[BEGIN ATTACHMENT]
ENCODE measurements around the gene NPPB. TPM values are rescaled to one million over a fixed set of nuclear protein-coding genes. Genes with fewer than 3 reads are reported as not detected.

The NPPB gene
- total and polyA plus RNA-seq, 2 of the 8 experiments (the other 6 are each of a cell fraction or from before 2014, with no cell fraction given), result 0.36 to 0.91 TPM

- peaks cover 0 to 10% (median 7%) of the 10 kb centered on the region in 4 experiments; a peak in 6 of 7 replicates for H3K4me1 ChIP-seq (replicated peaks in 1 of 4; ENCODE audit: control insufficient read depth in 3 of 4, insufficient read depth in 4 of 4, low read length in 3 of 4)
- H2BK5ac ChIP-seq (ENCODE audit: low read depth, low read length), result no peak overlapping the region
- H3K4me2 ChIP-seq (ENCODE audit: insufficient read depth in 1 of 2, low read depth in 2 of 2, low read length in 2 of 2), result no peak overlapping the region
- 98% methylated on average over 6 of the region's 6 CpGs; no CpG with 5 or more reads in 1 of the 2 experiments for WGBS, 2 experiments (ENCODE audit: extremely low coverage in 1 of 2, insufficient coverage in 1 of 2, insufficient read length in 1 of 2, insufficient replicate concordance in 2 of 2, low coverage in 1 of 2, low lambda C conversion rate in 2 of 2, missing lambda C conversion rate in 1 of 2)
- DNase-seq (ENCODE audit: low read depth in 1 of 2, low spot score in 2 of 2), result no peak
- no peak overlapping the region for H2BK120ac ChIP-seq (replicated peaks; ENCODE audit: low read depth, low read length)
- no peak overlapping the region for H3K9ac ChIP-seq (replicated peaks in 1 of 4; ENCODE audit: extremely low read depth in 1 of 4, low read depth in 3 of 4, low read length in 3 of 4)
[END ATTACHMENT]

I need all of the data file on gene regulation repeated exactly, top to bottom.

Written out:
ENCODE measurements around the gene NPPB. TPM values are rescaled to one million over a fixed set of nuclear protein-coding genes. Genes with fewer than 3 reads are reported as not detected.

The NPPB gene
- total and polyA plus RNA-seq, 2 of the 8 experiments (the other 6 are each of a cell fraction or from before 2014, with no cell fraction given), result 0.36 to 0.91 TPM

- peaks cover 0 to 10% (median 7%) of the 10 kb centered on the region in 4 experiments; a peak in 6 of 7 replicates for H3K4me1 ChIP-seq (replicated peaks in 1 of 4; ENCODE audit: control insufficient read depth in 3 of 4, insufficient read depth in 4 of 4, low read length in 3 of 4)
- H2BK5ac ChIP-seq (ENCODE audit: low read depth, low read length), result no peak overlapping the region
- H3K4me2 ChIP-seq (ENCODE audit: insufficient read depth in 1 of 2, low read depth in 2 of 2, low read length in 2 of 2), result no peak overlapping the region
- 98% methylated on average over 6 of the region's 6 CpGs; no CpG with 5 or more reads in 1 of the 2 experiments for WGBS, 2 experiments (ENCODE audit: extremely low coverage in 1 of 2, insufficient coverage in 1 of 2, insufficient read length in 1 of 2, insufficient replicate concordance in 2 of 2, low coverage in 1 of 2, low lambda C conversion rate in 2 of 2, missing lambda C conversion rate in 1 of 2)
- DNase-seq (ENCODE audit: low read depth in 1 of 2, low spot score in 2 of 2), result no peak
- no peak overlapping the region for H2BK120ac ChIP-seq (replicated peaks; ENCODE audit: low read depth, low read length)
- no peak overlapping the region for H3K9ac ChIP-seq (replicated peaks in 1 of 4; ENCODE audit: extremely low read depth in 1 of 4, low read depth in 3 of 4, low read length in 3 of 4)